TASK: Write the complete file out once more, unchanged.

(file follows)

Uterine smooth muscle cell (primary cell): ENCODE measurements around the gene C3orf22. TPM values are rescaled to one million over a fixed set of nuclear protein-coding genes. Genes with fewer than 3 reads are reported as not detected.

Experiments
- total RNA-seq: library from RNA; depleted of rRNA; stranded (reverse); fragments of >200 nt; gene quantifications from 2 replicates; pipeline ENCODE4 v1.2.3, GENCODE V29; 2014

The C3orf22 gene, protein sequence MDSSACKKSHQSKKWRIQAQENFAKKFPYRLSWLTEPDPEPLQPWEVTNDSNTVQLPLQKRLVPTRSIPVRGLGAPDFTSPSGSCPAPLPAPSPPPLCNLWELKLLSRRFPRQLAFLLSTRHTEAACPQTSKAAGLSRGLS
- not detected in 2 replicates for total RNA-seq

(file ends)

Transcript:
Uterine smooth muscle cell (primary cell): ENCODE measurements around the gene C3orf22. TPM values are rescaled to one million over a fixed set of nuclear protein-coding genes. Genes with fewer than 3 reads are reported as not detected.

Experiments
- total RNA-seq: library from RNA; depleted of rRNA; stranded (reverse); fragments of >200 nt; gene quantifications from 2 replicates; pipeline ENCODE4 v1.2.3, GENCODE V29; 2014

The C3orf22 gene, protein sequence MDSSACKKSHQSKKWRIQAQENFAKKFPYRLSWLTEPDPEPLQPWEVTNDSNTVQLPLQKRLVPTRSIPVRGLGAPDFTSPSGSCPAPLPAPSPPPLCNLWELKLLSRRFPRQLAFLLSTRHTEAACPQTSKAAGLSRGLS
- not detected in 2 replicates for total RNA-seq